When the B-52 burst onto the scene as a large platform bomber in the mid-1950s, few developers might have envisioned what is happening now. The classic bomber endures to fight another day, or decades one might say, because the Air Force’s 2022 budget request includes hundreds of millions for a massive B-52 upgrade and overhaul.
Could the bomber, known for carpet bombing in Vietnam, actually fly for 100 years? The airplane is approaching seventy years of operational service now, and the scope and technological sophistication of the ongoing upgrades may well sustain the platform for several more decades.
“$233 million is added to the B-52 budget for the most comprehensive modernization in its history, including new engines, new radar and communications systems,” Major General James Peccia, the Air Force Deputy Assistant Secretary for Budget, told reporters according to a Pentagon transcript.
How could this be possible? Upgrades of the B-52 have been underway for many years now, based upon the interesting premise that, despite decades of service, B-52 airframes are still viable and holding up well. Certainly, there may be structural reinforcements or added components and materials, yet the fuselage of the bomber, developers have explained, remains structurally quite sound.
Beyond that general baseline, virtually all other aspects of the B-52 are becoming entirely new, a set of technological additions and adaptations which succeed in basically engineering the bomber as a new aircraft. Of course, the aircraft has new avionics, digital moving map displays, and a new generation of electronics. Yet other kinds of adaptations may account for the largest margin of difference. A complete re-engining of the aircraft is perhaps among the most recent upgrades, a change likely to not only massively extend service life but also greatly enhance performance in areas such as thrust, vectoring, and fuel efficiency.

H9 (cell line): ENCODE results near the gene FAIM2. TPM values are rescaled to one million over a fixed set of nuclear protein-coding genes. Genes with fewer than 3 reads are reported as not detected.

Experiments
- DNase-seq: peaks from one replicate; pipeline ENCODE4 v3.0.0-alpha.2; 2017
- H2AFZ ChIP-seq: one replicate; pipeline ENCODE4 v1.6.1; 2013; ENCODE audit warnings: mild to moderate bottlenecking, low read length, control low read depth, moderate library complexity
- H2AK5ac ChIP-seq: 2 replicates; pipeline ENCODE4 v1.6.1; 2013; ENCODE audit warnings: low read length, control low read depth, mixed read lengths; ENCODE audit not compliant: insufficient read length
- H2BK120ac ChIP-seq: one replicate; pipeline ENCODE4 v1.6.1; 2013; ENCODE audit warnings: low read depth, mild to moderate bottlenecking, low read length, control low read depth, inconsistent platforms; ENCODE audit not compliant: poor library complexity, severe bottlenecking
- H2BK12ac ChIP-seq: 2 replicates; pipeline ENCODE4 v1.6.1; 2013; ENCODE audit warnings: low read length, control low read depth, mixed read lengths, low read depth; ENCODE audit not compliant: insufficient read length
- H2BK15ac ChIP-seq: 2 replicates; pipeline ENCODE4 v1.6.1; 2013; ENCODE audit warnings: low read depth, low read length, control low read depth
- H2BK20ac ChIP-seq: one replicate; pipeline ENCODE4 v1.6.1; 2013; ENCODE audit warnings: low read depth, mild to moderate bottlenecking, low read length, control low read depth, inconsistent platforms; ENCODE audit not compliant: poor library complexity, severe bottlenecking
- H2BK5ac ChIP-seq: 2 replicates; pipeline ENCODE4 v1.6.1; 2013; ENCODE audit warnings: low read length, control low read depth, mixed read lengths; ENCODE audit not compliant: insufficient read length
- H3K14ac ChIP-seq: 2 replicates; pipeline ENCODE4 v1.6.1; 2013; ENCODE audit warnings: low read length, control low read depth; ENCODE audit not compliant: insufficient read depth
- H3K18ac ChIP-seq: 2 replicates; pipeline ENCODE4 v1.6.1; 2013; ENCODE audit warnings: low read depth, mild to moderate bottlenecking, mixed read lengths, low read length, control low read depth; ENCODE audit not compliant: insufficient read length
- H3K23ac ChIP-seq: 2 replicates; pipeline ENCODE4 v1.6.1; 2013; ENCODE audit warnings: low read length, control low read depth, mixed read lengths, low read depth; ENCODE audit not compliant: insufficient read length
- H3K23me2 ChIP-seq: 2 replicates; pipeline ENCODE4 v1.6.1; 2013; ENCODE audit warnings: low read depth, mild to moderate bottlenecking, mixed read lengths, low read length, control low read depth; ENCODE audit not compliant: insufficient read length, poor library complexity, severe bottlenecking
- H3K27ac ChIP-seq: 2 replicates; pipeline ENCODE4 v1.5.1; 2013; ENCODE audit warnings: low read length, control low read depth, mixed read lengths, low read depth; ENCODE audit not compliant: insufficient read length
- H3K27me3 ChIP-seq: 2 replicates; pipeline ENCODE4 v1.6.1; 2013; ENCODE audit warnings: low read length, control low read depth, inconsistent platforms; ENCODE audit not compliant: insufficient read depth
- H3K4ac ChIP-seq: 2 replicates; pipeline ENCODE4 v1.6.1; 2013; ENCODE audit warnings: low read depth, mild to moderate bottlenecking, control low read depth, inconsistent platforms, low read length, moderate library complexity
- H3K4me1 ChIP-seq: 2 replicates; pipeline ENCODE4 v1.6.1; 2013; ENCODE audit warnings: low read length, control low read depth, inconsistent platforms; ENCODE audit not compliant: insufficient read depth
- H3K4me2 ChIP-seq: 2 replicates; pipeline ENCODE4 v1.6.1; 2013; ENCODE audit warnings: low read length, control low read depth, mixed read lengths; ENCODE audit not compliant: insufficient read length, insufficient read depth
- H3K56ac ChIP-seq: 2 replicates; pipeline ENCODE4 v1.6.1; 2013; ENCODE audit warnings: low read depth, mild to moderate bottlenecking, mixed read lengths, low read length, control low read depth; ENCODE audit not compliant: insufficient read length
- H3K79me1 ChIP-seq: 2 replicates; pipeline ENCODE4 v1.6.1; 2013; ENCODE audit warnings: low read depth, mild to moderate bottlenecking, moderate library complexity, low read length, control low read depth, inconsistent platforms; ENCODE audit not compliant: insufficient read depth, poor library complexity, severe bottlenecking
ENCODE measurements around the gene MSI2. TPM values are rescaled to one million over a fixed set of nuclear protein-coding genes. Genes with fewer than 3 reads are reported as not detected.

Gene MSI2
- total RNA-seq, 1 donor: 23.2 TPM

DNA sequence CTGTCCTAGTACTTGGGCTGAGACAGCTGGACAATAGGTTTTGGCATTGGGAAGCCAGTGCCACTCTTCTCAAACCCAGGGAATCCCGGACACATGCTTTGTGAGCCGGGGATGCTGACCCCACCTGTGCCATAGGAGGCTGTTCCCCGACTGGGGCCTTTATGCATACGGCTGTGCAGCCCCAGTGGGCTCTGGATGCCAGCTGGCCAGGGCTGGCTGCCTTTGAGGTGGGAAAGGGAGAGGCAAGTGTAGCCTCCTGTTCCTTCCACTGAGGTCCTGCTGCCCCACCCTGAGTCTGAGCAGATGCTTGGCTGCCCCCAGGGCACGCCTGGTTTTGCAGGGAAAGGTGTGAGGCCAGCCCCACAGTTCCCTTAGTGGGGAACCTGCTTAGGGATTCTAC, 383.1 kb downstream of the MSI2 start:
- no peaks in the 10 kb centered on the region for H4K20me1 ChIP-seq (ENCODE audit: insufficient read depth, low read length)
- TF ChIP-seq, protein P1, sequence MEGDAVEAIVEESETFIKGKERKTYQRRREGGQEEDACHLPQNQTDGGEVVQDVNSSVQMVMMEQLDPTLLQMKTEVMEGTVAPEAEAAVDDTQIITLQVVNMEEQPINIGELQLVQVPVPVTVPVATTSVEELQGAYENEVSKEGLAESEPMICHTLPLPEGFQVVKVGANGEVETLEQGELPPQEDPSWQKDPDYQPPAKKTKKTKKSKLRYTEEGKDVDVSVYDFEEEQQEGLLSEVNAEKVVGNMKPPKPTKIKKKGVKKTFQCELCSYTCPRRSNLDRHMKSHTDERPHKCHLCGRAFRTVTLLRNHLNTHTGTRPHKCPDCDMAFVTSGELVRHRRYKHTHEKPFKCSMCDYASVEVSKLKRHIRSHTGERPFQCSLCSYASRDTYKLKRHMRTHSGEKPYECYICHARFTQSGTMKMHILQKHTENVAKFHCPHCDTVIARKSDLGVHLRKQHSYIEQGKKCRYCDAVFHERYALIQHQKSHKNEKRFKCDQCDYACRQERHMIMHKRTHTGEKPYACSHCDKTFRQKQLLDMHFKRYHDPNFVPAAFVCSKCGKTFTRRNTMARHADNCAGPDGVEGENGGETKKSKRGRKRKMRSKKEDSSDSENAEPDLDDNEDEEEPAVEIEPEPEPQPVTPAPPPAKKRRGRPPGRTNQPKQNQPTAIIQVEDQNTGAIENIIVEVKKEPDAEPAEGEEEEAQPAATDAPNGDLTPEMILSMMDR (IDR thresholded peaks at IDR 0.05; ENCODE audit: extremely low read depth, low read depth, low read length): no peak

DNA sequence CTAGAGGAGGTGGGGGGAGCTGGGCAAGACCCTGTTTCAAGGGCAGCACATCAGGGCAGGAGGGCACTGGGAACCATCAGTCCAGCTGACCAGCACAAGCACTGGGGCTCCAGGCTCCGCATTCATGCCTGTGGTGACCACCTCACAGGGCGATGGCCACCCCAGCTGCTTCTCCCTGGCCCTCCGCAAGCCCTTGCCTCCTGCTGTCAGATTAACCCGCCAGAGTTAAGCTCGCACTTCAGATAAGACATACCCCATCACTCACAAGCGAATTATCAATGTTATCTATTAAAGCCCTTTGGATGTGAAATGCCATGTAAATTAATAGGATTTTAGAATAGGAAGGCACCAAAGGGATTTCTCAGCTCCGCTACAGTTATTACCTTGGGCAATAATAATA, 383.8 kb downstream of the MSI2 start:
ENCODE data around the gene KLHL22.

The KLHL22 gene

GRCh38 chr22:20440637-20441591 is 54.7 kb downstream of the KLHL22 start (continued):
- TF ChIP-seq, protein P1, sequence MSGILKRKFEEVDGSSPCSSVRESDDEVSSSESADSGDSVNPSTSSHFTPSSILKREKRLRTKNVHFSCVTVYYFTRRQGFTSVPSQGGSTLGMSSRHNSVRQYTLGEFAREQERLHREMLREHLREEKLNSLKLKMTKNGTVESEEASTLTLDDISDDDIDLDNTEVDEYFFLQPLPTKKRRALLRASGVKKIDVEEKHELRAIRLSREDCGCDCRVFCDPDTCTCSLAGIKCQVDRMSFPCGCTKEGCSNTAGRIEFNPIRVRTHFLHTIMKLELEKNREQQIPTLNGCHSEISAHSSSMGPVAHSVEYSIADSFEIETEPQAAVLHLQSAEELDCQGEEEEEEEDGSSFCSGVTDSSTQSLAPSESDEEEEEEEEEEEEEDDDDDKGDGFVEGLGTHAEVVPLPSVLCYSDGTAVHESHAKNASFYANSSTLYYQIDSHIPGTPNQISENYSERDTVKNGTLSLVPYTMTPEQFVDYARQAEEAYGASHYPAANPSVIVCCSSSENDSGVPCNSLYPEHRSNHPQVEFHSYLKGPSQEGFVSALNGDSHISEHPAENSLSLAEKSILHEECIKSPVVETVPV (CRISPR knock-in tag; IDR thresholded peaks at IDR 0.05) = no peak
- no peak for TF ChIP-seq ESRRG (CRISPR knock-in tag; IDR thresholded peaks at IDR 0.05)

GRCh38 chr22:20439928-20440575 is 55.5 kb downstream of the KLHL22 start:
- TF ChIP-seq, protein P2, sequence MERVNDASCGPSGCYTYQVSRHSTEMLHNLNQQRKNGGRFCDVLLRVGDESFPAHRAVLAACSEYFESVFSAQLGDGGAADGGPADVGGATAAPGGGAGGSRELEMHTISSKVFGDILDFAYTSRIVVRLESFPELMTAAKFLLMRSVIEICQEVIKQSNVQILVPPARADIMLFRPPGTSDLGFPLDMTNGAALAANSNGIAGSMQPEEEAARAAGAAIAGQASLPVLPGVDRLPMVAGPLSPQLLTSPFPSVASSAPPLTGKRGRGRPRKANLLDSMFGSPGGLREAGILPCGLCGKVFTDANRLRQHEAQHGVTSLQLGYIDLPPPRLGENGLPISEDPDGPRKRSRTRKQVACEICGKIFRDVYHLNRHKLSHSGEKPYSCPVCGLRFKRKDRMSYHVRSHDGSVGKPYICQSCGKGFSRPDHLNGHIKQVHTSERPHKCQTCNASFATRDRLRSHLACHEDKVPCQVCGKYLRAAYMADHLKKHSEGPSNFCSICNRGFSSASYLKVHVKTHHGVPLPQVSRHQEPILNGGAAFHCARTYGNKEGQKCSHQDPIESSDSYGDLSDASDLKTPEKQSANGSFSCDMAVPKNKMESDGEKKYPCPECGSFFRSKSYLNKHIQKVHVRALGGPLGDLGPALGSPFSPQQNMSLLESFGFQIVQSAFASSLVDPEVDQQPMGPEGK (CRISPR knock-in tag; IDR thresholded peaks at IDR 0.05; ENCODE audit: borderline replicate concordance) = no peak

Along with an entirely new radar system, the B-52 is integrating new communications and networking technologies, which include a rapid, retargeting low-frequency radio replacement to support nuclear weapons communications. Not only that, but perhaps of greatest significance, the datalink radio communications technology enables flight crews to receive intelligence updates and real-time targeting adjustments in flight, removing the need for attack crews to rely purely on pre-mission intelligence data.
The bomber has also in recent years been receiving a newly configured Internal Weapons Bay Upgrade (IWBU) enabling the aircraft to internally carry more Joint Direct Attack Munitions (JDAMS), Joint Air-to-Surface Standoff Missiles (JASSM), and a weapon called Miniature Air Launched Decoy, or MALD-J jammer variant. The emerging IWBU, which relies upon a digital interface and a rotary launcher to increase weapons payload, allows the B-52s to carry up to eight of the newest “J-Series” bombs.
In part due to these adaptations, the B-52 will become much more lethal with the addition of several yet-to-exist weapons such as the now-in-development nuclear-capable Long-Range Standoff Missile. Perhaps of greatest significance when it comes to weaponry, the Air Force plans to fire hypersonic weapons from the B-52. Earlier this year, the Air Force completed a simulated shot at a target 600 nautical miles away with an AGM-183 Air-Launched Rapid Response Weapon, a process through which the B-52 received target data from sensors 1,000 miles away at Joint Base Elmendorf-Richardson, Alaska, according to an Air Force report.
On the tactical side, it would seem almost obvious that an upgraded B-52 could operate as a drone-controlling “Mothership” able to launch and recover attack and surveillance drones, or possibly even function as a high-tech weapons truck or arsenal plane.
Kris Osborn is the Defense Editor for the National Interest. Osborn previously served at the Pentagon as a Highly Qualified Expert with the Office of the Assistant Secretary of the Army—Acquisition, Logistics & Technology. Osborn has also worked as an anchor and on-air military specialist at national TV networks. He has appeared as a guest military expert on Fox News, MSNBC, The Military Channel, and The History Channel. He also has a Master's Degree in Comparative Literature from Columbia University.